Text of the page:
Finally, also in the spirit of the season, I would like to offer a free and unsolicited piece of advice so that one can readily identify nonsense and separate fact from inane fiction.  Any new “discovery” or “find” which involves giving credence to “lost” literature or Gnostic Gospels, or which involves “paradigm-shifting” archaeological finds may be safely discounted from the start.  Real scholars know this.  It is only film-makers who get excited about such things in order to promote their films and sell their books.


  

Thursday, December 4, 2014

Should We Restore the Order of Deaconess?

          Of late, a pan-Orthodox organization of Orthodox women called “St. Catherine’s Vision” has issued a “Call for the Rejuvenation of the Ministry of the Ordained Deaconess”.  The call is addressed to the Ecumenical Patriarch with the hopes of being blessed and acted upon by the upcoming Great and Holy Council, and is being widely distributed by them for “prayerful reflection by hierarchs, clergy and laity”.  That is, it is the latest salvo in the ongoing attempt to advance the cause of the ordination of women in the Orthodox Church.
            It is important to place this “Call” and invitation for “prayerful reflection” in its wider historical context.  The drive to legitimate the ordination of women to the presbyterate and episcopate within the Orthodox Church is not new.  It has been ongoing for some time now, reflected in the writings of Eva C. Topping, Elizabeth Behr-Sigel, and Metropolitan Anthony Bloom.  Even Metropolitan Kallistos Ware, usually a bastion of academic reserve and scholarly balance, has weighed in, observing in the revised version of his classic The Orthodox Church that, “There is a small but growing minority within Orthodoxy which feels strongly that the whole question [of women’s ordination] has yet to receive from Orthodox bishops and theologians the rigorous, searching examination that it requires”.  In his article “Man, Woman and the Priesthood of Christ”, in the volume Women and the Priesthood (edited by Thomas Hopko), Ware further writes “As yet we are still at the very beginning of our exploration; let us not be too hasty or premature in our judgments”.
As a former Anglican one has a distinct feeling of deja-vu:  I well recall how Anglican theologians first pushed the envelope of women’s ordination by suggesting that it was an open question.  Not that they were necessarily asserting that women should be ordained, you understand.  No, no.  They were just asking the question.  Those declaring that the Biblical and universal practice of the Church for two millennia should be upheld were scolded for not being willing to give the whole question the rigorous, searching examination it required.  After all, one must not be too hasty or premature in one’s judgments.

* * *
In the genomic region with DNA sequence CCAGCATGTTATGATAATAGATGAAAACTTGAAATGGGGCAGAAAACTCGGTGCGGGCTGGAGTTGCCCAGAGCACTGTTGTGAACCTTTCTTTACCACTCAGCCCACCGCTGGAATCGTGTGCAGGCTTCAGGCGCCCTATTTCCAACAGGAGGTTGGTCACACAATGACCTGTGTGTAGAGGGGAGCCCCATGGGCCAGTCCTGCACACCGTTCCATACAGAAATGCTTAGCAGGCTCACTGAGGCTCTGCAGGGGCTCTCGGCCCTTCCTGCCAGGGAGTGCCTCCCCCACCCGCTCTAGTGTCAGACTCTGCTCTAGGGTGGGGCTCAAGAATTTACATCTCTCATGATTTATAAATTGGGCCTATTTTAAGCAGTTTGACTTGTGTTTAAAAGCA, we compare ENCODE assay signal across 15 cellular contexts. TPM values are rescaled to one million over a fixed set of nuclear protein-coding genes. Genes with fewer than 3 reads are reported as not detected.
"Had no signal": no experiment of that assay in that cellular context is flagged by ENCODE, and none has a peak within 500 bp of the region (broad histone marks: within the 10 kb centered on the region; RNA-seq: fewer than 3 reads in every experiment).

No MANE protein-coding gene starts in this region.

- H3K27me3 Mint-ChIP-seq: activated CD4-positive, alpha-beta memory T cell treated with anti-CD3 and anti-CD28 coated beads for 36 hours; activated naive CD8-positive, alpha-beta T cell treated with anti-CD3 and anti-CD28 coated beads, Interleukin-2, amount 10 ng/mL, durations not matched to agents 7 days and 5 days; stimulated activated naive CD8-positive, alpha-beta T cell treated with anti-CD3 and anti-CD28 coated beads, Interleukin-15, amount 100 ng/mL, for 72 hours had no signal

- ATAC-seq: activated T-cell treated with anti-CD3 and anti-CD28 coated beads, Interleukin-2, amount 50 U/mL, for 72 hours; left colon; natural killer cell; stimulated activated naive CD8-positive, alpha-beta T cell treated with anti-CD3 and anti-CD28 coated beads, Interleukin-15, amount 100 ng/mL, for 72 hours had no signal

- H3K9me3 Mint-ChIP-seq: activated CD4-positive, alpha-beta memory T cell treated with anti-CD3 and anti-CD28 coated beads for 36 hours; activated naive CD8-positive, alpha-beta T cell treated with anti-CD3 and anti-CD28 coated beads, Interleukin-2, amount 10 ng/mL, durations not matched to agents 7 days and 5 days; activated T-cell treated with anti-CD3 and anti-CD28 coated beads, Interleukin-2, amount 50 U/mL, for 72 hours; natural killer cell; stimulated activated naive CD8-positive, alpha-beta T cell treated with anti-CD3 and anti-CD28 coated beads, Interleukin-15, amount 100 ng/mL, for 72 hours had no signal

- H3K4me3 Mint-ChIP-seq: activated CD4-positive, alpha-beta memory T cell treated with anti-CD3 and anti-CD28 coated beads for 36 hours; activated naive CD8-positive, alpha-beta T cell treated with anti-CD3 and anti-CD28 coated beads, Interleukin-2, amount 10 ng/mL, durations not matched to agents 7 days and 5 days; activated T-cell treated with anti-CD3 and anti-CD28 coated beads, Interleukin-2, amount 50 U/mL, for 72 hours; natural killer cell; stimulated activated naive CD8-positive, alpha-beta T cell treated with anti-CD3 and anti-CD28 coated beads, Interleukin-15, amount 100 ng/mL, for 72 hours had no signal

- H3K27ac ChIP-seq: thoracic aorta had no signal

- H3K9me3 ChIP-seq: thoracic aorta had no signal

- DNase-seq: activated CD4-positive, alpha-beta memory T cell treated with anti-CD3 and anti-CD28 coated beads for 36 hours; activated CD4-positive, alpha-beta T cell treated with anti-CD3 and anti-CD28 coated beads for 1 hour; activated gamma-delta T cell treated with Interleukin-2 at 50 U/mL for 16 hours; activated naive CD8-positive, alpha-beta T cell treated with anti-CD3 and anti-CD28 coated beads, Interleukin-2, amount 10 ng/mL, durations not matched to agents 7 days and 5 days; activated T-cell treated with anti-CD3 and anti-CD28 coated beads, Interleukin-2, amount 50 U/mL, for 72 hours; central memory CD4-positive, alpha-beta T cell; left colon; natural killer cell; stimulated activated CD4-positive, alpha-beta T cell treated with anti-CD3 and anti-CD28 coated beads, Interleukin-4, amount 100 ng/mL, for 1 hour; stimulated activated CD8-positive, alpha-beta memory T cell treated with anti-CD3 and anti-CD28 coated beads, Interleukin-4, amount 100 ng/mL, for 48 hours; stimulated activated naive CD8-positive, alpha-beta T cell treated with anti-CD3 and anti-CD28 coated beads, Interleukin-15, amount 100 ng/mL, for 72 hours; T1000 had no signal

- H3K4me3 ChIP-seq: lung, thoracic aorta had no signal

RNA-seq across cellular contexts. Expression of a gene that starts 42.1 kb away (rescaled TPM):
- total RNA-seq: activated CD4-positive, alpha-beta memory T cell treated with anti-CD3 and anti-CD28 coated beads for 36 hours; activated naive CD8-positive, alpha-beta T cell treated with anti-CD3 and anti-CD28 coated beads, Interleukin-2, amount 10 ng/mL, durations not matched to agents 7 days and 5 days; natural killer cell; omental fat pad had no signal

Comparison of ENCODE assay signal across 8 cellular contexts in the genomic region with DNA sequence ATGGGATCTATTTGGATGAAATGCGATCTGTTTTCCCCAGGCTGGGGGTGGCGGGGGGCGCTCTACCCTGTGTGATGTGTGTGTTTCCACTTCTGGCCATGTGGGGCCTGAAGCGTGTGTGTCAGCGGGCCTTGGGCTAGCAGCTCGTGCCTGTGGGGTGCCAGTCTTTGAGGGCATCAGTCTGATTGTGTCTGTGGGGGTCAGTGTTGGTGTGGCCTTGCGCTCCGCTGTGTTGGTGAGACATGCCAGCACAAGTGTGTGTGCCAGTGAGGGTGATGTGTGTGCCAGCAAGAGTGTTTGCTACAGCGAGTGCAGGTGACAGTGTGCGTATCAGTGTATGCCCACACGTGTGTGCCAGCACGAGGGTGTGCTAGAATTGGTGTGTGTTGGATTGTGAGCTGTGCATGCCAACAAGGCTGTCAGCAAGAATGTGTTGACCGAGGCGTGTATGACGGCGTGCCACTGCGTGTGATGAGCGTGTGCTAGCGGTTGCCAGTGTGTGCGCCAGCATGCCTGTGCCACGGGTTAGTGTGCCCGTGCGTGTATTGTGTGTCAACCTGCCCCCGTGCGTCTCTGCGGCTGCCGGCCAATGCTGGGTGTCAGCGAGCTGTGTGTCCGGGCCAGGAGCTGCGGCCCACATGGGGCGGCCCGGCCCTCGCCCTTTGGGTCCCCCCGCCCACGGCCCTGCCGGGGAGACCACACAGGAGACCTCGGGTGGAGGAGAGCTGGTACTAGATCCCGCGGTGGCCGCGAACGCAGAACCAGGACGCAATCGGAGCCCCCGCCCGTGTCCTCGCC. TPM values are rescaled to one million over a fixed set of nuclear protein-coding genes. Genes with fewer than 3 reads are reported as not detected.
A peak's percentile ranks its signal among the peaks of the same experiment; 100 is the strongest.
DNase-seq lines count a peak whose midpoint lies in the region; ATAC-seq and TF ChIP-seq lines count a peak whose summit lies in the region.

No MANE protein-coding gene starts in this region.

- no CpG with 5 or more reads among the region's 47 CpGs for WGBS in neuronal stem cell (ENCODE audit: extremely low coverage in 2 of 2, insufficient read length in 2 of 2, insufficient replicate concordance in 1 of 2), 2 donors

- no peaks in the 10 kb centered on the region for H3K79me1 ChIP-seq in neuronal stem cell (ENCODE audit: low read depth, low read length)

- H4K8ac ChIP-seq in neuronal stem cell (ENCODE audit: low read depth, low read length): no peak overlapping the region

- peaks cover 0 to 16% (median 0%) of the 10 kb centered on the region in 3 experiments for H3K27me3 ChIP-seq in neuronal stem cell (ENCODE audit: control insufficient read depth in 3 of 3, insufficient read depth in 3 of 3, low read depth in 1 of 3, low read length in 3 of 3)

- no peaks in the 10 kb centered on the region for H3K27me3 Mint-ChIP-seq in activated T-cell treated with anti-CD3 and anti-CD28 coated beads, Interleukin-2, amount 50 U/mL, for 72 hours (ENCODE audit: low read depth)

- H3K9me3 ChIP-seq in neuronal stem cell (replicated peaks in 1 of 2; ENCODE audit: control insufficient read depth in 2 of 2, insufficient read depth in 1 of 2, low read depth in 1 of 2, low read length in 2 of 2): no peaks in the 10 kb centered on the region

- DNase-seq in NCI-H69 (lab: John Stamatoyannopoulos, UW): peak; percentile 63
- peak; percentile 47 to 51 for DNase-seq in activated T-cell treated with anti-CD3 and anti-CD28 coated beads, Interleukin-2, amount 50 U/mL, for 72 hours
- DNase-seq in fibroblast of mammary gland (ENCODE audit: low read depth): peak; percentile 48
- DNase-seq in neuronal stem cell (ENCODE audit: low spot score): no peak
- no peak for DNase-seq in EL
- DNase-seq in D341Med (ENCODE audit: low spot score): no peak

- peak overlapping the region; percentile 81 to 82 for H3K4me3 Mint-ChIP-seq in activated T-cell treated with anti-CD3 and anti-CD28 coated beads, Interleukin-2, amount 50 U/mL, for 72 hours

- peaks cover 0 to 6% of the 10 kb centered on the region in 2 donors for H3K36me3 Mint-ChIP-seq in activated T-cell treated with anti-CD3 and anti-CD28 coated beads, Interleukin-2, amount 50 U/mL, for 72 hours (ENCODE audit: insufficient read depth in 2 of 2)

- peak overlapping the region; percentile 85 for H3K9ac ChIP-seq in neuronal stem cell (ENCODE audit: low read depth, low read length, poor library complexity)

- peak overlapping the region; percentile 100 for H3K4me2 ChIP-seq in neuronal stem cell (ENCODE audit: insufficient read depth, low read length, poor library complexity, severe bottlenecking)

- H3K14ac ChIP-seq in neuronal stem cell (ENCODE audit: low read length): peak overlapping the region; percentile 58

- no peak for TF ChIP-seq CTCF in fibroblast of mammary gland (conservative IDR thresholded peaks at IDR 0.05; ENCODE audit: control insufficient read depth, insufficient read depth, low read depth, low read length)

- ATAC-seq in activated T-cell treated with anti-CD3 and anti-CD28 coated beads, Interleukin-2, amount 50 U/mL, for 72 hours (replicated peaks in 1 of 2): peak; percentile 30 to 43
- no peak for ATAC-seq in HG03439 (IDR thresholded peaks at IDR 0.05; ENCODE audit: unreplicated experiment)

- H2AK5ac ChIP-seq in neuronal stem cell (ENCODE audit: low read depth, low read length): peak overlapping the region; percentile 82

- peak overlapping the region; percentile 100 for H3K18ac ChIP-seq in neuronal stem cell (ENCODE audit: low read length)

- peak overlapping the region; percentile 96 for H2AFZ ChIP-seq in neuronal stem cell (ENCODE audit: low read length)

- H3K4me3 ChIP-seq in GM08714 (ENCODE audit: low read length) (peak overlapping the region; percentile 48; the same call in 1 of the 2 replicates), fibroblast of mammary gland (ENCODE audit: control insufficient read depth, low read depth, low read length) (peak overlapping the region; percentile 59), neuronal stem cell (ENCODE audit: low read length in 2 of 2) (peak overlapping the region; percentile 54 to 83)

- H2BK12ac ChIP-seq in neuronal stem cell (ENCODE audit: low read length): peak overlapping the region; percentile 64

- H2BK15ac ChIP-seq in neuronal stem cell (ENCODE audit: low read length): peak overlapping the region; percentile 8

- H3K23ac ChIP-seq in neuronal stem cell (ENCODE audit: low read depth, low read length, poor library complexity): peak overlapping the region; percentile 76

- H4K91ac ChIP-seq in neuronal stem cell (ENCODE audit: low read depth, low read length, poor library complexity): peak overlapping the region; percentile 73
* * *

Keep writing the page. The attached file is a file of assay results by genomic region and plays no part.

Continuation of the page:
One can see now how the strategy was used and the game played.  By accepting that a closed question was in fact still an open one, the battle was effectively won by the proponents of women’s ordination before the first debate was held.  For just think about it:  if, for example, the Church decided that the question of the divinity of Christ or the legitimacy of icons were after all open questions, what would that tell you about the Church?  Would it not indicate that the Church no longer had faith in its own tradition?  And if that were so, clearly that tradition was no longer authoritative or binding.  That being the case, why not say that the Arians or the iconoclasts were right after all?—or that women may indeed be ordained?   It is important to discern which questions are open ones which require rigorous, searching examination, and which questions are closed, having been long ago authoritatively decided.  Clearly the issue of the ordination of women to priesthood and episcopate is among the latter, and placing it among the former simply questions the authority of our tradition.  It then becomes not an issue of the ordination of women, but of the authority of holy Scripture and apostolic Tradition.   
            The Anglicans did not move immediately to ordain women.  They already had an order of deaconesses, though the order was not much in parochial use.  The first move was to declare these deaconesses to be deacons—despite the fact that not all the deaconesses desired this.  Then, since there were female deacons, why not female priests?  Not bishops, you understand.  No, no.  Just priests.  And then (blink three times), after there were female priests, why not female bishops?  And voila.  Welcome to England 2014.